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From NPR News, this is ALL THINGS CONSIDERED. Im Melissa Block.
In Iraq, campaigning has begun three weeks ahead of parliamentary elections. But the day was marred by news that two top candidates have been barred from running, throwing the political process into disarray.
NPRs Lourdes Garcia-Navarro reports from Baghdad on the start of a murky election season.
LOURDES GARCIA-NAVARRO: On the side of the road in the neighborhood of Mansour, a group of men pound a large election poster into the ground. The workmen here say they are afraid of becoming targets of rival political groups.
Mr. HYDER ALI(ph): (Foreign language spoken)
GARCIA-NAVARRO: Hyder Ali says our job is risky. We wont hang the posters in certain areas because its too dangerous.
The placard shows the former Sunni speaker of parliament Mahmoud al-Mashhadani. He stands over a group of weeping widows. His slogan: We will not forgive those you have wronged you. Welcome to Iraqs election season, where reconciliation is not a popular campaign issue and fear mongering seems to be the name of the game.
The most recent bogeymen to be resurrected in order to garner votes are members of Saddam Husseins outlawed Baath Party. In a speech to supporters, the leader of the Shiite Islamic Supreme Council of Iraq, Ammar al-Hakim, took aim at them.
Mr. AMMAR AL-HAKIM (Leader, Islamic Supreme Council of Iraq): (Through translator) Iraqis can never allow the Baathists to return. Never. We will face down the Saddamists with you, honorable people.
GARCIA-NAVARRO: A shadowy body called the Accountability and Justice Commission, a successor to the controversial De-Baathification Commission, recently outlawed over 500 candidates for their alleged ties to the Baath Party. It was widely seen as a move by ruling Shiite political parties to disqualify potential rivals ahead of the vote.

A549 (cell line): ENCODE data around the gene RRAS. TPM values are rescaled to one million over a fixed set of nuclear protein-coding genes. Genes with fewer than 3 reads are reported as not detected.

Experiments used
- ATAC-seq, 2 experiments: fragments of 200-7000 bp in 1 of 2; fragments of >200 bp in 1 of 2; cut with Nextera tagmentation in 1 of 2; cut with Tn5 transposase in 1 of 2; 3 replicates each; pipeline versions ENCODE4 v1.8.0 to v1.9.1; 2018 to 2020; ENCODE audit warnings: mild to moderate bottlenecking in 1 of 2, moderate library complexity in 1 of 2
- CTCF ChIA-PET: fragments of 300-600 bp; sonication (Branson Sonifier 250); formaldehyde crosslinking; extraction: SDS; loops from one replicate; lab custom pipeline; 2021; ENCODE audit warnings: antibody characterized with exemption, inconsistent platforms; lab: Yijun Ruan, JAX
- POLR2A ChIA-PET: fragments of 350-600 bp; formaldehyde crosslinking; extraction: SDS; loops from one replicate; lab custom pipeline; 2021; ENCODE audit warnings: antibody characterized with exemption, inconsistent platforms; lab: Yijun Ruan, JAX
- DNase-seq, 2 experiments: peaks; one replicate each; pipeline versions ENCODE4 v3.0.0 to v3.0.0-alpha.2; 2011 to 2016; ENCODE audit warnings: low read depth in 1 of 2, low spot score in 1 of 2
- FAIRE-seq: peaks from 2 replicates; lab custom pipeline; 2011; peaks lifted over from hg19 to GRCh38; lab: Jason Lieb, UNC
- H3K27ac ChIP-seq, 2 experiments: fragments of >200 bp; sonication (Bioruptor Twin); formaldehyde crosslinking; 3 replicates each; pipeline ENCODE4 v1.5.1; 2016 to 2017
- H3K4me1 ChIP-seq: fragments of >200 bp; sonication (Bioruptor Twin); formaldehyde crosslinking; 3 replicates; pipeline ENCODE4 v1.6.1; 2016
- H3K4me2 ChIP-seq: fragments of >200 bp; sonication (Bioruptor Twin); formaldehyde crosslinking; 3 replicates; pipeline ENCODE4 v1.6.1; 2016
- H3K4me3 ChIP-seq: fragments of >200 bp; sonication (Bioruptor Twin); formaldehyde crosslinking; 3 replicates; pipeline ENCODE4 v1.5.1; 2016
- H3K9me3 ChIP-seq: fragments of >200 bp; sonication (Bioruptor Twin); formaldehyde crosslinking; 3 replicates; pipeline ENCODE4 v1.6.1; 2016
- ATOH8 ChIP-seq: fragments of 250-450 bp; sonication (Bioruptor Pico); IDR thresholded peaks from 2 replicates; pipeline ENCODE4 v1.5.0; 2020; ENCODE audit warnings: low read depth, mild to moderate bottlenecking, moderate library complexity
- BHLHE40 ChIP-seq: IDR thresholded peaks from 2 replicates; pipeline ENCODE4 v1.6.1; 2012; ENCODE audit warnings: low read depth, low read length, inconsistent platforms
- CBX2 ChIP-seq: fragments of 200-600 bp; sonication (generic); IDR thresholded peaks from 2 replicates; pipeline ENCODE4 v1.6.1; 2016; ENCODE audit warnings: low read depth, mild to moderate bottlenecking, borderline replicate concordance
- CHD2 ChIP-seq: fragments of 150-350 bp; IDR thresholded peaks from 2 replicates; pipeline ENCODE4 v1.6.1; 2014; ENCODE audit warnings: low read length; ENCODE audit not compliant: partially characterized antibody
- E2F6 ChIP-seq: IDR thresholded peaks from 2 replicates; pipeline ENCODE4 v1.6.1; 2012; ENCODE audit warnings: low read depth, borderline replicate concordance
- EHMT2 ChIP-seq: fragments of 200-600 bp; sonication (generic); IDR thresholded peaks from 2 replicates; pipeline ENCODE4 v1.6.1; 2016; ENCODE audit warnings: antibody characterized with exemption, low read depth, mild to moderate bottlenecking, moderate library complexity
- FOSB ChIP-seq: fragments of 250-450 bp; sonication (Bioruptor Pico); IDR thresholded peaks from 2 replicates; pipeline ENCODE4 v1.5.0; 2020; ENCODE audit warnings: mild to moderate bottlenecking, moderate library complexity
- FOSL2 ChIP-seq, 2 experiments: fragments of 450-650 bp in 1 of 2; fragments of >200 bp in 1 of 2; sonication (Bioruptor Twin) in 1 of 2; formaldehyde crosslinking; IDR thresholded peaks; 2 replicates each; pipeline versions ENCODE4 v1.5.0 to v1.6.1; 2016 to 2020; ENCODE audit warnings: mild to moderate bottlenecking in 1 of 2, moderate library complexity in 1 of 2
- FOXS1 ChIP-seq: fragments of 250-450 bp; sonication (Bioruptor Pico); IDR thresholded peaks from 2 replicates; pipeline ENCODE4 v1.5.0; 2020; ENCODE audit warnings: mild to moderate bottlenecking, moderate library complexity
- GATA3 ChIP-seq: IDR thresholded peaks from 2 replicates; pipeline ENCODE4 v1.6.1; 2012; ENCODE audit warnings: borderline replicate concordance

The United States and others tried to get the ban overturned. But the matter was referred to a seven-judge appeals panel. Yesterday, it ruled the two key Sunni candidates, among others, would not be allowed to run for office. Saleh al-Mutlak and Dhafir al-Ani were expected to do well in Sunni areas, where the de-Baathification ruling is deeply unpopular.
In an interview with NPR today, Saleh al-Mutlak, whos a current member of parliament, said the upcoming elections will not be legitimate.
Mr. SALEH AL-MUTLAK (Head, Iraqi National Dialogue Front): Of course, they are not credible. If my opponent have the opportunity to wish me out, what kind of election we have? What standard of election we have? What do you have more than that to say that there is no legitimacy for this election?
GARCIA-NAVARRO: Mutlak says he, like millions of Iraqis, was once a member of the Baath Party, but he quit it more than 30 years ago. The fallout from the de-Baathification crisis is one of the main concerns of the U.S. administration. It wants elections to go smoothly so that it can withdraw the over 100,000 troops here.
On the streets of the capital, Iraqis say they are wary and confused about the turmoil surrounding these elections. Ahmad Ali Abid said he will not vote.
Mr. AHMAD ALI ABID: (Through translator) Saleh al-Mutlak had nothing to do with the Baath Party. It was only a pretext used by the government to exclude him because they knew he would achieve a landslide victory.
GARCIA-NAVARRO: Basil Munim says he supports the ban. He says the Baath Party damaged this country. Still, he thinks politicians are not focusing on what is important.
Mr. BASIL MUNIM: (Through translator) We want the new government to work for the interests of the people, so we can see a change because since the invasion, we havent seen any tangible progress.
GARCIA-NAVARRO: Musanih Jawad says Iraqis are disillusioned.
Mr. MUSANIH JAWAD: (Through translator) No one is telling the truth and no one believes anyone anymore.
GARCIA-NAVARRO: He says, when I receive my ballot on election day, I wont choose any candidate. I will only write this: Have mercy on us.
Lourdes Garcia-Navarro, NPR News, Baghdad.
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